Transmissions from the Secret Station: An Interview with Secret Station Records / Lunar Testing Lab’s Eric Watson

First off, a huge thanks to Eric for taking part in this.  If you’re eager to check SSR out or LTL, I posted links down at the end.  Enjoy!

———-

1)      What made you decide to start your own label?

There were a few reasons. At the time (April ’09) I was coming up with some LTL projects that the label I was with wasn’t interested in releasing, so I figured that if I was going to release them myself I may as well come up with my own label. I was also noticing that there were some other quality artists out there who were self releasing their music too, so I thought I may be able to give them a home as well. Finally, I have always been interested in the “behind the scenes” people in music just as much or more than the musicians themselves. Owners, producers, engineers… for whatever reason, I’m really fascinated by those guys so I wanted to try my hand at it too.

2)      What’s the overall goal of the label?

The goals of the label have changed over the years. You try things, see what works and what doesn’t, and alter the goals accordingly. For example, one of the initial goals was to do cd releases, but over the years the demand for them has almost disappeared, so I had to finally decide to give up physical products altogether. I never had any delusions of being the next Warp or something, I just wanted to put out some good music, affordably, give other musicians some help in getting their music out there, and get some experience in things I hadn’t done before.

3)      If things go according to plan, where do you see yourself in the next few years with SSR?

Things are kind of up in the air right now. I had plans for a total relaunch of the label in early 2012 and had 2 releases lined up for it. Unfortunately, they both backed out. So, I have been trying to figure out what to do now, and if the world really needs another electronic net label. If I do keep Secret Station going, it will probably look a lot more like it did in the beginning, with it being mostly my own personal thing with maybe an occasional release by someone else. I’d also like to start sharing more of my other musical interests too, especially mixes from my record collection (5000+ Lp’s now) and my interest in funk/soul/jazz music, but then that takes SS away from the electronic side of things and it may start to seem a little all over the place, so I’m not yet sure how to mix everything together cohesively.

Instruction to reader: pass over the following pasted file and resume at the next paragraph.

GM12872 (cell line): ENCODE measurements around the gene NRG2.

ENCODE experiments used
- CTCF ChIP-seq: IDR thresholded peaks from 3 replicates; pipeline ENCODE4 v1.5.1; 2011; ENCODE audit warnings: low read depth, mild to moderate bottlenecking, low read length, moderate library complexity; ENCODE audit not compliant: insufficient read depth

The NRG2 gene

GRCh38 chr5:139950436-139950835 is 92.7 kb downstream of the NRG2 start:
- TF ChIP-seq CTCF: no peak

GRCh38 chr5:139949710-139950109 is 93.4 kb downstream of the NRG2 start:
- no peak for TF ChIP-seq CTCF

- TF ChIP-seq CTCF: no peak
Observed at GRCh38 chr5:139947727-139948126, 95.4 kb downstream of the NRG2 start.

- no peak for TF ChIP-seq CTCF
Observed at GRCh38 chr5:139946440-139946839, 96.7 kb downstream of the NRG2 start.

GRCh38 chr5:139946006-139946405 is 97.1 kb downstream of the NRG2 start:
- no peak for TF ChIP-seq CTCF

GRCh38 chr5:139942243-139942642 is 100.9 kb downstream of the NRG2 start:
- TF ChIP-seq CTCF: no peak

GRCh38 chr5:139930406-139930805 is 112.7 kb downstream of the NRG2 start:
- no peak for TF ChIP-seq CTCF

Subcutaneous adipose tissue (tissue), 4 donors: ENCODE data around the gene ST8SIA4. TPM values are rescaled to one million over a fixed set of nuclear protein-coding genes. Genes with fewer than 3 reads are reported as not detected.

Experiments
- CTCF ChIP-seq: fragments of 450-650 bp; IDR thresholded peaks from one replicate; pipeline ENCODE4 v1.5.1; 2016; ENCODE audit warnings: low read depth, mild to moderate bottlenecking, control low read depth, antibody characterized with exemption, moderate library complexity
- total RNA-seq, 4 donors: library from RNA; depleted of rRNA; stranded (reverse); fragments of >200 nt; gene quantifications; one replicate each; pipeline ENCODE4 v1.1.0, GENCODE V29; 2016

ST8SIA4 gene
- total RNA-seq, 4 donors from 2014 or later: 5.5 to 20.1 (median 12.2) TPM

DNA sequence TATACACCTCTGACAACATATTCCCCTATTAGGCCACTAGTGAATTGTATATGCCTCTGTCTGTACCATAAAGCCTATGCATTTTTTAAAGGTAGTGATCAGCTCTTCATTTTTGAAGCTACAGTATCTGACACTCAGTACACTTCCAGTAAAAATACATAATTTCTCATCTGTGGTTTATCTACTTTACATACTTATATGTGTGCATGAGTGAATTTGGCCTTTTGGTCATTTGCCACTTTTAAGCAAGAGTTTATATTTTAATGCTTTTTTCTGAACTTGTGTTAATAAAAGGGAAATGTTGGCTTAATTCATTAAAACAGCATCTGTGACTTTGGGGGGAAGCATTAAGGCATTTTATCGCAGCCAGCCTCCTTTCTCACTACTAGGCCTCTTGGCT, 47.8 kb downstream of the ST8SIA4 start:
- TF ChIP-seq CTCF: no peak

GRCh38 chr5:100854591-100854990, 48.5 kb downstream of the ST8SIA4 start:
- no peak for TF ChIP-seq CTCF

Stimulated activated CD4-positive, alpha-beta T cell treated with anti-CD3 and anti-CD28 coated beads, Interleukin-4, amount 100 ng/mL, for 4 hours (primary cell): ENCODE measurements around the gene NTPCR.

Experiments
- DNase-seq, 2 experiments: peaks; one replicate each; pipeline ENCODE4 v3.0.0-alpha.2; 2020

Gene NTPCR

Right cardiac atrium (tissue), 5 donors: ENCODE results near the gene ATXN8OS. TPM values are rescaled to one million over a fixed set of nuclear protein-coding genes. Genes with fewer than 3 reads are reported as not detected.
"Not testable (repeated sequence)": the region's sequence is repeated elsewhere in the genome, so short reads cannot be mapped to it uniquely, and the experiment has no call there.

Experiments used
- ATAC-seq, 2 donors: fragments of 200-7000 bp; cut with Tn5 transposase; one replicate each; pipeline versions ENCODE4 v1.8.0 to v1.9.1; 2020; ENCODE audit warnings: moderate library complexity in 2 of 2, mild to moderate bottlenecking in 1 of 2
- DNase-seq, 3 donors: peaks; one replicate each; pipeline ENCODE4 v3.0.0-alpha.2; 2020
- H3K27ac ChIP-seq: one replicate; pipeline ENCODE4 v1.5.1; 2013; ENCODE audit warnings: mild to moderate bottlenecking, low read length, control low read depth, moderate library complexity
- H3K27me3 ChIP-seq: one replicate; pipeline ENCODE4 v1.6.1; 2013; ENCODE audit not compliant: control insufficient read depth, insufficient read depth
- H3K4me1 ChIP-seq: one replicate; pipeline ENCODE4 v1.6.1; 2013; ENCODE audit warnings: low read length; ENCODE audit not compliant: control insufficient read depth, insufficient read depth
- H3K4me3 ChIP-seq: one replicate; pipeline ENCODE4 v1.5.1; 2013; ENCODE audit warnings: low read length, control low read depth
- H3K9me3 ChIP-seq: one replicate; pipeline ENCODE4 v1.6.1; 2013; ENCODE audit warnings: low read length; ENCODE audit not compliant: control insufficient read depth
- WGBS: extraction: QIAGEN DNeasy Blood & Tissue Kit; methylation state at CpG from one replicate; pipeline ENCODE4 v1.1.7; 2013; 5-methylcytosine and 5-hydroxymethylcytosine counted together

4)      What is your preferred format(s) for releasing material?

That’s easy- digital, since I don’t have to drive to the post office to mail a cd!

5)      Describe some of the challenges and difficulties that come with running a label.

Everything has been a challenge because I did it all myself and I was figuring it all out as I went. The difficulties are never ending, from technical difficulties, trying to work with different kinds of people with different personalities, trying to keep things running smoothly when there may be a crisis going on elsewhere in life, etc. Plus all the challenges that every label now faces- how to get people to notice you, take the time to listen, and show support.

6)       What advice can you give to folks hoping to start their own label?

Don’t do it! Seriously though, if you want the label to go anywhere, I’d recommend not doing it yourself. Get other people involved. Accept that even though you are running a “music label”, most of the work you do will have nothing to do with music at all. Also, be prepared to fail, most labels do. Ask yourself before you start “would I be doing this if I was the only person on earth?”, because the response you get might be…. no response. If that’s ok with you, and you’re doing it for the fun or for the experience, then go for it!

7)      What was the inspiration behind Lunar Testing Lab?